Today, the cryptocurrency community in India received a positive outcome on behalf of the country’s Supreme Court. After years of suppression from the Reserve Bank of India, The Supreme Court officially lifted the ban on trading or operating with digital assets.
The RBI’s crypto ban is Unconstitutional
A local report from earlier today informed the positive outcome coming from the giant Asian country. A three-judge bench led by Rohinton Nariman quashed the 2018 directive from the Reserve Bank of India (RBI). In fact, the Supreme Court referred to it as “unconstitutional.”
According to reports, the ban lifting is regarded as a serious progression for numerous businesses, including the banking sector.
Additionally, they believe that India might receive a significant market share for business development. As the cryptocurrency field continues growing, the Asian country could start attracting more companies to open offices on its territory.
India’s History With Cryptocurrencies
The country’s drama with cryptocurrencies has been going on for a while. Back in 2018, the RBI indicated that banks and other regulated financial entities needed to stop operating with individuals or businesses that utilize digital assets. The general assumption was that India’s national bank had inserted a full-scale ban on anything related to cryptocurrencies, including Bitcoin.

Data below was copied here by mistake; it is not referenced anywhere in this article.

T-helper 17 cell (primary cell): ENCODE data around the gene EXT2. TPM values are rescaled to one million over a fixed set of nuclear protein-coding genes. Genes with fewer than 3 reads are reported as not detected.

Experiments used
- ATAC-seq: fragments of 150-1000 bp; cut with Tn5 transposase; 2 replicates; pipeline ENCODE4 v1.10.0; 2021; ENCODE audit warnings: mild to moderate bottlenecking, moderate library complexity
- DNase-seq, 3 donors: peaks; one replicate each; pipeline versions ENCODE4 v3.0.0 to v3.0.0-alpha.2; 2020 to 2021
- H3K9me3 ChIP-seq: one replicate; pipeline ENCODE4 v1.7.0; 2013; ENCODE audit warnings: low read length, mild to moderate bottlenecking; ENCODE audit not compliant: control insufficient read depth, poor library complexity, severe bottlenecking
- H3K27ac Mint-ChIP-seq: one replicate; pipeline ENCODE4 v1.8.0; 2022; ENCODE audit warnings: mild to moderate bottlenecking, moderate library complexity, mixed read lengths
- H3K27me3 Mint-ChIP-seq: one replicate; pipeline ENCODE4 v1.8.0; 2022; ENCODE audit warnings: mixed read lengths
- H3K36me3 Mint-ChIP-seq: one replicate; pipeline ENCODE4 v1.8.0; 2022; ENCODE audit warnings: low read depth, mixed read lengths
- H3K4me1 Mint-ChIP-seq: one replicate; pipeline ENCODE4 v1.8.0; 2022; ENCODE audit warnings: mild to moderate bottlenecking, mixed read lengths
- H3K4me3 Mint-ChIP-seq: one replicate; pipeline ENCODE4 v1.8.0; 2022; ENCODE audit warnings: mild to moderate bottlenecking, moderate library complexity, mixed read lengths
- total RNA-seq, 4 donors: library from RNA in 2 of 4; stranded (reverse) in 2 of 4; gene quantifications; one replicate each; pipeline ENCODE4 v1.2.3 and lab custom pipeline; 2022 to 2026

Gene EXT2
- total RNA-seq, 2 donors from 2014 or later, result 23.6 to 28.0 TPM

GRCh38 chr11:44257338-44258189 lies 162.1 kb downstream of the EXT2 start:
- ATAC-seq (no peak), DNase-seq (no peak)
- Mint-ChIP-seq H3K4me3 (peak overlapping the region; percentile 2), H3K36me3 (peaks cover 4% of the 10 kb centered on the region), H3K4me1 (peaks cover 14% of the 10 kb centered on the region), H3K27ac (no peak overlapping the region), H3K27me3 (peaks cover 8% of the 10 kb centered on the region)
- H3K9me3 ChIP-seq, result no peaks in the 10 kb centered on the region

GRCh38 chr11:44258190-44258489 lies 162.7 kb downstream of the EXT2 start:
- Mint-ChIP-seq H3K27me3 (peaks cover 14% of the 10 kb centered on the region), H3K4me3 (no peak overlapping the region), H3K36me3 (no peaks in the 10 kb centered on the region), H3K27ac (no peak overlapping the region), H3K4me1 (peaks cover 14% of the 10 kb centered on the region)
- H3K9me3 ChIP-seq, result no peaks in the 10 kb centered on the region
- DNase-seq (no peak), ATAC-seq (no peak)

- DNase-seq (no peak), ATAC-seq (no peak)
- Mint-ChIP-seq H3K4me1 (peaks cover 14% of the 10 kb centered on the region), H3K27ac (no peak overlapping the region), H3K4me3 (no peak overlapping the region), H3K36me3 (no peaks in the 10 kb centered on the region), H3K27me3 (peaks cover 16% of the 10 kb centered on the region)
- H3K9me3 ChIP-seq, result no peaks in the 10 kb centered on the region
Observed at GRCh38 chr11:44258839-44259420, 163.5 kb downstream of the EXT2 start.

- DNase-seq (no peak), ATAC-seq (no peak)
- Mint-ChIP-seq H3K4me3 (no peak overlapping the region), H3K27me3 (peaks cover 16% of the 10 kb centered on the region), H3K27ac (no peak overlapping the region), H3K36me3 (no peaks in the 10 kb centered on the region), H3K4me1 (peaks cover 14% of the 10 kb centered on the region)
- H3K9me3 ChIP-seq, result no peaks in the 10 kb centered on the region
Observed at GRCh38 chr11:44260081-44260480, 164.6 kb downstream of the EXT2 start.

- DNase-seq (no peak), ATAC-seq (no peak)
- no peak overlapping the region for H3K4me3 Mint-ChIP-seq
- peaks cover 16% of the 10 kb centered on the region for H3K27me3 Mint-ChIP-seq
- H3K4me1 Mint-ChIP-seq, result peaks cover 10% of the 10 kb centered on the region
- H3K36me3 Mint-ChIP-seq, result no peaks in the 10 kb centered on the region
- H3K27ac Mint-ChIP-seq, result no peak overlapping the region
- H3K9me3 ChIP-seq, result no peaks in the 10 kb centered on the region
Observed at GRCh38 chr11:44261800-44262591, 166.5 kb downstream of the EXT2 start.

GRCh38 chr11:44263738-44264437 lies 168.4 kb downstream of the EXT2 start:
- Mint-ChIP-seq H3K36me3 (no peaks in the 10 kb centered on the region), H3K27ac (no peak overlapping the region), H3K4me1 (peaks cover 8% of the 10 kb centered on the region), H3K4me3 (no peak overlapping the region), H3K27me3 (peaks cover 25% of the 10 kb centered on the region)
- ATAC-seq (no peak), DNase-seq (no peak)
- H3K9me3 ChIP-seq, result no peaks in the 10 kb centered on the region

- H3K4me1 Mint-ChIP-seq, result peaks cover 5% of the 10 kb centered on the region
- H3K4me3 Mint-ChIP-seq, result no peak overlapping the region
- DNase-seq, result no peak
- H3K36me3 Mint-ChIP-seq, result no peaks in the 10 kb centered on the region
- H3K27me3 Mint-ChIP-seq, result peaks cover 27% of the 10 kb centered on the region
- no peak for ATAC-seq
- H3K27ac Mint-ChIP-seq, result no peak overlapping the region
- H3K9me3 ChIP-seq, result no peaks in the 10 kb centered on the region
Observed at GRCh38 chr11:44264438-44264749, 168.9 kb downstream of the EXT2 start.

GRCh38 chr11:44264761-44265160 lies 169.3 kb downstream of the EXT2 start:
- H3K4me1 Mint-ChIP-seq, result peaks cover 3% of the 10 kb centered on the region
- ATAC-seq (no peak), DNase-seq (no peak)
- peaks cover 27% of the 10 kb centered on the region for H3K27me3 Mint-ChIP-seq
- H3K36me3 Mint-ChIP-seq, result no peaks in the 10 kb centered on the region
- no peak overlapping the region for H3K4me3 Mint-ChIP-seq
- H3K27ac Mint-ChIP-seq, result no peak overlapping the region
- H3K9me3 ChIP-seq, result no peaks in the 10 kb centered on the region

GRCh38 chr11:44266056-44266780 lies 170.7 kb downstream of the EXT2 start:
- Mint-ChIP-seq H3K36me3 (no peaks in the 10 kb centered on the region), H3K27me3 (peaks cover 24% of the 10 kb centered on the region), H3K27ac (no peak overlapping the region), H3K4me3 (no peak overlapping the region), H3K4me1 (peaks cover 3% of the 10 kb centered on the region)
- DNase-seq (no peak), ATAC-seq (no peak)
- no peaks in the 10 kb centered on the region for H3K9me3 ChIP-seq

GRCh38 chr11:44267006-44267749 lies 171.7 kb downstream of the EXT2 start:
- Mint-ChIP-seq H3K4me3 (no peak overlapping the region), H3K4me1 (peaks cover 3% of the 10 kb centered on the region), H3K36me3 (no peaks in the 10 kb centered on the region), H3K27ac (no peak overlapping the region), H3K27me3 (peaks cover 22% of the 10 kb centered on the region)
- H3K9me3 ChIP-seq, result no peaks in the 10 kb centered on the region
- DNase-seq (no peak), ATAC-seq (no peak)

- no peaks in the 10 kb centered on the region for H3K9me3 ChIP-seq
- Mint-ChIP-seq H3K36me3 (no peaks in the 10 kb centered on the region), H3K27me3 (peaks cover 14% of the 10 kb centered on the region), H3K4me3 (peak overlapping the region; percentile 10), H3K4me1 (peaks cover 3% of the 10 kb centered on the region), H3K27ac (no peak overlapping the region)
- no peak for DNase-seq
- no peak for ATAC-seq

This led to a severe backlash from some organizations in the country. The largest one came from the Internet and Mobile Association of India (IAMAI) as it filed a petition against RBI’s directive.
The country’s national bank responded recently, as Cryptopotato reported. RBI clarified that it has never banned cryptocurrencies as a whole, only “ringfenced” regulated businesses from dealing with them:
“Firstly, the RBI has not prohibited VCs (virtual currencies) in the country. The RBI has directed the entities regulated by it to not provide services to those persons or entities dealing in or settling VCs. The RBI has been able to ringfence the entities regulated by it from being involved in activities that pose reputational and financial risks along with other legal and operational risks.”
Nevertheless, RBI’s directive from 2018 stopped many entities with trading or dealing with cryptocurrencies. Today’s Supreme Court decision, though, should be a giant step for adoption in the world’s second most populated country.
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